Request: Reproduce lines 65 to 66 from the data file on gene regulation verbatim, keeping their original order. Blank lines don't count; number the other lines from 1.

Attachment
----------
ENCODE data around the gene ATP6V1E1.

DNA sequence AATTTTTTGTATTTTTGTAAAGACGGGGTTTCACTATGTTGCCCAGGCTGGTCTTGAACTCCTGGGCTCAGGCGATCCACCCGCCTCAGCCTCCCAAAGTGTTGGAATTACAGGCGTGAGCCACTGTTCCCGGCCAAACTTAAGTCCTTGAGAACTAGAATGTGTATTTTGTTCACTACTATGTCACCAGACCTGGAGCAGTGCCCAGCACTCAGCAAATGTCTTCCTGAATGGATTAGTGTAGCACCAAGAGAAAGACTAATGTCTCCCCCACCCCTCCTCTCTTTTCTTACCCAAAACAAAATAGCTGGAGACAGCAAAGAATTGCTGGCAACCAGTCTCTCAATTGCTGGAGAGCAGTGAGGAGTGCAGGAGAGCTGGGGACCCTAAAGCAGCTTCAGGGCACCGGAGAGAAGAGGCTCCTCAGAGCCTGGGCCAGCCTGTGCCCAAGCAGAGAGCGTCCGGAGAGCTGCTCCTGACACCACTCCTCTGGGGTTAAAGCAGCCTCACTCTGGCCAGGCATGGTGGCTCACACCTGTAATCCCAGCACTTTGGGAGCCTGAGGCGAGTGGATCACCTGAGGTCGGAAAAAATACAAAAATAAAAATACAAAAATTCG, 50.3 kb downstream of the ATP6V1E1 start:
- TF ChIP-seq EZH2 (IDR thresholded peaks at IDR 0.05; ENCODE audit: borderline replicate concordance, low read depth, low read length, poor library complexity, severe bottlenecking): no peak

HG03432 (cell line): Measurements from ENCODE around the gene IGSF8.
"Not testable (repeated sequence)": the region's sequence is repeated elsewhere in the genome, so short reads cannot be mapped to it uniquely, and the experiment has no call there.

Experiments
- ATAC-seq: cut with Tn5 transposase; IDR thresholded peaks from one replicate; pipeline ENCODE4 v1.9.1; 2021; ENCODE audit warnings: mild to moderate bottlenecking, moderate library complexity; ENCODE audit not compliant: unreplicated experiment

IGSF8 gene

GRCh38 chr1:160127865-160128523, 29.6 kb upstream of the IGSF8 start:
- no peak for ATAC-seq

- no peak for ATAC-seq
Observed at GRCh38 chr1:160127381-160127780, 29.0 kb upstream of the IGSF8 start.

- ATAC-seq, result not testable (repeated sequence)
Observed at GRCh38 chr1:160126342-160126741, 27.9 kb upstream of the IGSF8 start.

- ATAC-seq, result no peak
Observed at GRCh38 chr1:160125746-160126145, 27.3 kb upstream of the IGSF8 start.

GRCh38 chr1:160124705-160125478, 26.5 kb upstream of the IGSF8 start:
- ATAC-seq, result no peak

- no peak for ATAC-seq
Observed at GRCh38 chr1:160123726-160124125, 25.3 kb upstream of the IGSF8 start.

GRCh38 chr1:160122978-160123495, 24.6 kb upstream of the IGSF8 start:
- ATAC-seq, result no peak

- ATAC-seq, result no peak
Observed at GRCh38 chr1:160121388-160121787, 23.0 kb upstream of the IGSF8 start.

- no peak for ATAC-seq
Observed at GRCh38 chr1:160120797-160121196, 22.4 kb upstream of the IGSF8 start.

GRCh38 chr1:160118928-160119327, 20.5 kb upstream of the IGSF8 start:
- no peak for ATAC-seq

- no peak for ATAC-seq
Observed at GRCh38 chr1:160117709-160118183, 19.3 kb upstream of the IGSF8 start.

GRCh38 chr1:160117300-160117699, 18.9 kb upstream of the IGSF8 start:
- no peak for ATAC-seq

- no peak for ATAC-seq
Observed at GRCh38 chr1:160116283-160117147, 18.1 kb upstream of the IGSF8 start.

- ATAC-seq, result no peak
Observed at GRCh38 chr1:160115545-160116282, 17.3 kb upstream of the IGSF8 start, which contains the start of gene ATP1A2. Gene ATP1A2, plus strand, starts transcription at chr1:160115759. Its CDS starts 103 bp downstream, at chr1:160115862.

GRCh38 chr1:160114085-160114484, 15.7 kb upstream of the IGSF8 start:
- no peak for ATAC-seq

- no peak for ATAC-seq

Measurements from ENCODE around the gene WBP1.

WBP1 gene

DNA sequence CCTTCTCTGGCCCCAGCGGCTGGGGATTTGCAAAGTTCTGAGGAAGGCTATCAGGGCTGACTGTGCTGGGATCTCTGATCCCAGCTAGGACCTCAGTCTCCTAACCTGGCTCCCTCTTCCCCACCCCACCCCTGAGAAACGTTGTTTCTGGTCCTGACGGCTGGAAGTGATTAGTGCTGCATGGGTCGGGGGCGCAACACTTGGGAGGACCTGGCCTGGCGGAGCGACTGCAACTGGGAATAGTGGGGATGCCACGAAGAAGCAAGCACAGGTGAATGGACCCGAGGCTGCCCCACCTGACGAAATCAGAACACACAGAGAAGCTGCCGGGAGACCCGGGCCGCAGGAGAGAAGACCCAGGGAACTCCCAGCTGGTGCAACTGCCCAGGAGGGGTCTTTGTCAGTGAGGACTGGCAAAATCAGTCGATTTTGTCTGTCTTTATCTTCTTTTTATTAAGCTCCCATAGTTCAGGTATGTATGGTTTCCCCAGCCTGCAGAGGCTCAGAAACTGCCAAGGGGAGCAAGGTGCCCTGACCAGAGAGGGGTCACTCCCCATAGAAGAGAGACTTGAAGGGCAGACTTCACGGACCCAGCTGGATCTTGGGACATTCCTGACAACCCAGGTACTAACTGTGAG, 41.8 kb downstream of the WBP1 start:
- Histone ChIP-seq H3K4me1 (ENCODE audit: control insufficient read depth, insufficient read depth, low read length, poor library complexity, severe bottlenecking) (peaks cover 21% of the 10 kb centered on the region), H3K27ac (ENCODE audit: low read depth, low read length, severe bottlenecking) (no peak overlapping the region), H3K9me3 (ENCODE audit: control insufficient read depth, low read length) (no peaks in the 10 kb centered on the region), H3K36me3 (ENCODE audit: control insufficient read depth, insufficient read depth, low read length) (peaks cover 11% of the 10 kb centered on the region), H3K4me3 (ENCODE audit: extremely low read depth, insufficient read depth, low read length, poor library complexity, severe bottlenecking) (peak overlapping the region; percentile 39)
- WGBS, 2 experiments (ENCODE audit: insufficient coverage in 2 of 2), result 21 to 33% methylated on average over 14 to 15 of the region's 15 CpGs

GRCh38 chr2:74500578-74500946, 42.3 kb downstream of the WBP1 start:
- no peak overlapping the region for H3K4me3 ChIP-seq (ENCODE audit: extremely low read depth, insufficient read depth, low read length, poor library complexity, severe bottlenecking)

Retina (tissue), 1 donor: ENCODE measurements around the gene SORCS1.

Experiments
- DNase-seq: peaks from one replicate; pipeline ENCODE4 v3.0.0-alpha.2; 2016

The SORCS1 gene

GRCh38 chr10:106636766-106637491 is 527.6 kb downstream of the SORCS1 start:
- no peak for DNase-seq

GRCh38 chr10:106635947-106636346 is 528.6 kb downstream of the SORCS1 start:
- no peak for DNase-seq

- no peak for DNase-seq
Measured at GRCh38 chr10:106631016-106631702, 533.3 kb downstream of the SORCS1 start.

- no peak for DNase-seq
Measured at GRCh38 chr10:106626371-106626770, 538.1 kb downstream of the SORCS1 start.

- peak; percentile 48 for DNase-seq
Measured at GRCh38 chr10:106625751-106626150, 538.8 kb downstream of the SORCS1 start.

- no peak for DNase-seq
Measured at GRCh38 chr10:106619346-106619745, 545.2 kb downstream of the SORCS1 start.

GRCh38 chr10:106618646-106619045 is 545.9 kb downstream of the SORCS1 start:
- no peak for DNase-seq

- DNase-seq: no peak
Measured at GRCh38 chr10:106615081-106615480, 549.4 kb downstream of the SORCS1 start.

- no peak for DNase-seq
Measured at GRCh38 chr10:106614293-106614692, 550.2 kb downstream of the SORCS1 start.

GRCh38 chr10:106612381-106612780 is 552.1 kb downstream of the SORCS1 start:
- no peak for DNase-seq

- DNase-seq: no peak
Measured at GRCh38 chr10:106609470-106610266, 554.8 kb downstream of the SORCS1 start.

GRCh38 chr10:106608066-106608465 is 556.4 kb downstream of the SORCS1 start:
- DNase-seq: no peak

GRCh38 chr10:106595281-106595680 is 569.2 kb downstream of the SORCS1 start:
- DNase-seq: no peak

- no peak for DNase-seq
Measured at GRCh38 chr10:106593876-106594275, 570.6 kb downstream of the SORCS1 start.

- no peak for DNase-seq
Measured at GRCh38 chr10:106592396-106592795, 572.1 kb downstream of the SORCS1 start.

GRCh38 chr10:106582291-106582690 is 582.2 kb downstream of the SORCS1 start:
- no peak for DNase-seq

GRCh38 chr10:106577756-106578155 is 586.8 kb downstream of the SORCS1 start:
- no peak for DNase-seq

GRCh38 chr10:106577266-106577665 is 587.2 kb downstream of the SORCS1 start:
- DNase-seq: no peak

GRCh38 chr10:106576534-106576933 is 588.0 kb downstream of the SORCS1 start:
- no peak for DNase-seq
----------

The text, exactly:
- DNase-seq: no peak
Measured at GRCh38 chr10:106615081-106615480, 549.4 kb downstream of the SORCS1 start.